On 1 July 2013, 6,000 of a future total of 12,600 UN peacekeeping troops officially took over responsibility for patrolling the country's north from France and the ECOWAS' International Support Mission to Mali (AFISMA). The force would be led by former second-in-command in Darfur, Rwandan General Jean Bosco Kazura, and will be known as the MINUSMA. Though the group was expected to play a role in the election, the electoral commission's president, Mamadou Diamountani, said it would be "extremely difficult" to arrange for up to eight million voting identification cards when there were 500,000 displaced people as a result of the conflict.[7]

Electoral organisation controversies[edit]

To improve the electoral process, the government decided to use the election process of the Administrative Census to Elections (RACE) to further direct the Minister of Territorial Administration and Local Government and the General Administrator of Elections, General Kafougona Kone.[8] The majority of political parties would prefer the use of another electoral system under the Administrative Census Vocation of Civil Status (RAVEC), an electoral process considered more reliable. However, the government considers that this second process with RAVEC presents a number of difficulties with identification of non-Malians living in the Côte d'Ivoire and there are a large number of corrections to be made in a very short time.[9]

The cost of using this other process is estimated at 41 billion francs CFA (nearly $83 million US dollars).[10] At a meeting between the government and political parties on 3 January 2012, the National Director of the Interior, to the Ministry of Territorial Administration and Local Government, Bassidi Coulibaly, acknowledged the weak influence of citizens for revision of the electoral lists.[11]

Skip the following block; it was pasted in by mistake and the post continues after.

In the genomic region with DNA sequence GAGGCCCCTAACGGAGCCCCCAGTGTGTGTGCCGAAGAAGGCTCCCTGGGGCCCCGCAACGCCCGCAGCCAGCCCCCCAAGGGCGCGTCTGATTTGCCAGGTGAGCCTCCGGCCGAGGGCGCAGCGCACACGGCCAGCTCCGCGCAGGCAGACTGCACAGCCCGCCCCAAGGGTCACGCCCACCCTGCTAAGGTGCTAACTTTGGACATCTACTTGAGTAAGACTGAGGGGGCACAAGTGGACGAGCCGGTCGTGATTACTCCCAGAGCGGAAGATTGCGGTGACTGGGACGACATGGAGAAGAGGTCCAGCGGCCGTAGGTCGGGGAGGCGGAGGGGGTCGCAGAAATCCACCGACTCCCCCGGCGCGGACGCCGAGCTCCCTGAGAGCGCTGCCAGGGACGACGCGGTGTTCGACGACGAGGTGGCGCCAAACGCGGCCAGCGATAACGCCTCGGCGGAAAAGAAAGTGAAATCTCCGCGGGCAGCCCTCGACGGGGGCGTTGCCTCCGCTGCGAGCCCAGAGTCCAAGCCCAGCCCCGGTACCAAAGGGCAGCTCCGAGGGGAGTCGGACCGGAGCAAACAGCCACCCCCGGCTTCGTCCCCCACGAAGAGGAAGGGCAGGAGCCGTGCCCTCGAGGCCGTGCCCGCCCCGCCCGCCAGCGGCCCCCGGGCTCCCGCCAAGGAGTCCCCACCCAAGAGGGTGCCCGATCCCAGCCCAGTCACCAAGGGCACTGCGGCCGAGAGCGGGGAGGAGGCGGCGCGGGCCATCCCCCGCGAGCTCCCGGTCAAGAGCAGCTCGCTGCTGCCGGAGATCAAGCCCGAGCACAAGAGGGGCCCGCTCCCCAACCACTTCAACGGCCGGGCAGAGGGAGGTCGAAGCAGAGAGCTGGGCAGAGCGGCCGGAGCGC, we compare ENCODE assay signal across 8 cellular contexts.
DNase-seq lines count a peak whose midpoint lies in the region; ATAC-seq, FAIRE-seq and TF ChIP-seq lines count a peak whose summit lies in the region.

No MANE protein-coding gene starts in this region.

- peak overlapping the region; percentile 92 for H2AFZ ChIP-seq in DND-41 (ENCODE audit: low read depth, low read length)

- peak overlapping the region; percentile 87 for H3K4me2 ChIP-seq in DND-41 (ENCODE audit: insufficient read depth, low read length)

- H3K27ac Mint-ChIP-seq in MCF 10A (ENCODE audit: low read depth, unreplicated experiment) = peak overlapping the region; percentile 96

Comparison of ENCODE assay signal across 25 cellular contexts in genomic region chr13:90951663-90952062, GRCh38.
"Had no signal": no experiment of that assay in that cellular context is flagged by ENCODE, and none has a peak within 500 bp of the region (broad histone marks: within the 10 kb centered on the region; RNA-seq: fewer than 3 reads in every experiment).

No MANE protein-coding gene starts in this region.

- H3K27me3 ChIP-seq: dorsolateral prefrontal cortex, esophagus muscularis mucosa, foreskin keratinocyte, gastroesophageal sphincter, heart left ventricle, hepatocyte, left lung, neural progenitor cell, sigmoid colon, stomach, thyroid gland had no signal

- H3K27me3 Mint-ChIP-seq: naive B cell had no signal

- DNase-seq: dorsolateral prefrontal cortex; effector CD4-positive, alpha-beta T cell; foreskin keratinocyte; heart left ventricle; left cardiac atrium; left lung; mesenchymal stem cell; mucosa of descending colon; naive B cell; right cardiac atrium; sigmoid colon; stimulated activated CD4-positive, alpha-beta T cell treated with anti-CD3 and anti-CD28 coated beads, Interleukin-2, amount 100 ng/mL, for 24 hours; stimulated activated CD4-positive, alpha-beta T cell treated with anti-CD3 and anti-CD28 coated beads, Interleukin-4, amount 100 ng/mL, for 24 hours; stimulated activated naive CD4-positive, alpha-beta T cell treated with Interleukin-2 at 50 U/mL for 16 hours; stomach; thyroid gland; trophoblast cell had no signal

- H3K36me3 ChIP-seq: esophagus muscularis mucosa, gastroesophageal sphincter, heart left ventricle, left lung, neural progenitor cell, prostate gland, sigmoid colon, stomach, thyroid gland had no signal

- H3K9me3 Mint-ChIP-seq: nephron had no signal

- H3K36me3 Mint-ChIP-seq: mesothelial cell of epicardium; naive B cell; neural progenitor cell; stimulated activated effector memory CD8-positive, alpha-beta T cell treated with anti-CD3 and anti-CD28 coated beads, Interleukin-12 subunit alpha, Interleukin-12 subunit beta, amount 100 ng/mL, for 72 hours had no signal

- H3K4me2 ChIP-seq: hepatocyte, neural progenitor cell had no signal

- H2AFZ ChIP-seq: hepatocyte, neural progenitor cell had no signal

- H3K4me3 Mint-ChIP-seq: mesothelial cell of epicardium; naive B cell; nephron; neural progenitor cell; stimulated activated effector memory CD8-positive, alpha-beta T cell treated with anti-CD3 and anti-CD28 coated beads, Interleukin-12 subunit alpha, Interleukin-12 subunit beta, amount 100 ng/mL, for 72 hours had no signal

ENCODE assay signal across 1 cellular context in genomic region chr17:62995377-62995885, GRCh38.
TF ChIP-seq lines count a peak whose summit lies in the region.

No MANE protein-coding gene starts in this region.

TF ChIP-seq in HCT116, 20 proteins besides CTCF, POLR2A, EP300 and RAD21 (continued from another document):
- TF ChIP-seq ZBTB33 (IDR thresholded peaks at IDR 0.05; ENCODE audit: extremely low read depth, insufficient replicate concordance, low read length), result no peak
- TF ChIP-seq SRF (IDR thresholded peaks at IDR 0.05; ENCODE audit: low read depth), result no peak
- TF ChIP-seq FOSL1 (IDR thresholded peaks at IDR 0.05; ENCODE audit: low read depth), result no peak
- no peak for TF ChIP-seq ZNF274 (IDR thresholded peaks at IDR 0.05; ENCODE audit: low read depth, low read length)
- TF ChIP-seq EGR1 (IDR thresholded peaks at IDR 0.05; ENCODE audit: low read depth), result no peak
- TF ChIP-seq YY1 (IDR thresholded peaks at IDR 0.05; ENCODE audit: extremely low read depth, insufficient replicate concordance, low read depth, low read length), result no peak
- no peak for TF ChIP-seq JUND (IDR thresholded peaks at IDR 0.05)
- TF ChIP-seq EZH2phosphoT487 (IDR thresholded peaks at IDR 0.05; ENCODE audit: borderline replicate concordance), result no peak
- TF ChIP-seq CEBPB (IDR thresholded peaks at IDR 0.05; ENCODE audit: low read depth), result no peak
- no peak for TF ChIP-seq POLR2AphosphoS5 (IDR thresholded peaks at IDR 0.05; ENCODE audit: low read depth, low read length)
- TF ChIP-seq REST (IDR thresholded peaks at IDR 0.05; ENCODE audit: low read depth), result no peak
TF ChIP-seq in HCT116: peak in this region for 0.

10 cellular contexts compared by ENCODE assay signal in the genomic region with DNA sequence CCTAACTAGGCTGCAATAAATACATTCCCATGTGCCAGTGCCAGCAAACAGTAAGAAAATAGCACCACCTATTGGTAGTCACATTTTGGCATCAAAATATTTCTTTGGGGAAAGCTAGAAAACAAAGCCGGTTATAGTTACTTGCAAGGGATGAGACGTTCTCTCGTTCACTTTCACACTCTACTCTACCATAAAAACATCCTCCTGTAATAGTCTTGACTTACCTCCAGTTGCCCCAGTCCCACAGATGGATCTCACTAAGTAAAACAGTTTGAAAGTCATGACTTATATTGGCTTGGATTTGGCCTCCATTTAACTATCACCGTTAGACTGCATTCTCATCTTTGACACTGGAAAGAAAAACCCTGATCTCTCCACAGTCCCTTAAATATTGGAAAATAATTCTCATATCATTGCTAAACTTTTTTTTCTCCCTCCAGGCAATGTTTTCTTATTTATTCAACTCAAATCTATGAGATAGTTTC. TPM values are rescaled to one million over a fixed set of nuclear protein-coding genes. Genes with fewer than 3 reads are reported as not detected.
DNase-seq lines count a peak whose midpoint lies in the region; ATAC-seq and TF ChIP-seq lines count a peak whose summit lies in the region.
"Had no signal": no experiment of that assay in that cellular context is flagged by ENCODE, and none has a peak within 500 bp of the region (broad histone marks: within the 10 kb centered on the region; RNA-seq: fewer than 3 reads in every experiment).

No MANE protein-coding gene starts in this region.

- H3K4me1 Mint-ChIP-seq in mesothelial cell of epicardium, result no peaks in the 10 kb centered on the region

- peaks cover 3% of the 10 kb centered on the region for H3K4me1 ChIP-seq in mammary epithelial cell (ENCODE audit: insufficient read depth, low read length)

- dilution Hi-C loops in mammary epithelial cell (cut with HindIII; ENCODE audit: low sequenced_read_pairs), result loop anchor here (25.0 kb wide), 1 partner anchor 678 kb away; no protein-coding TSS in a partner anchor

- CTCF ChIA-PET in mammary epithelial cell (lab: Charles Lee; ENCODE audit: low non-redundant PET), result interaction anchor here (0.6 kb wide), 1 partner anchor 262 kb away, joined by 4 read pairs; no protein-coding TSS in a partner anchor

Just as campaigning was about to get under way, the Malian government lifted the state of emergency in place in the country since the northern battles.[12]

Although the jihadist group MUJAO warned people not to vote and threatened to attack polling stations, no violence occurred during the elections.[13]


Several candidates declared their intention to run for the original elections or were invested by their party.

  • Jamille Bittar, senior vice president of the Party for Economic and Social Development of Mali (PDES), announced his presidential candidacy on 30 January 2012. He is the President of the Chamber of Commerce and Industry and he is on the Economic and Social Council and he is supported by the Union of movements and associations in Mali, created two months ago.[14]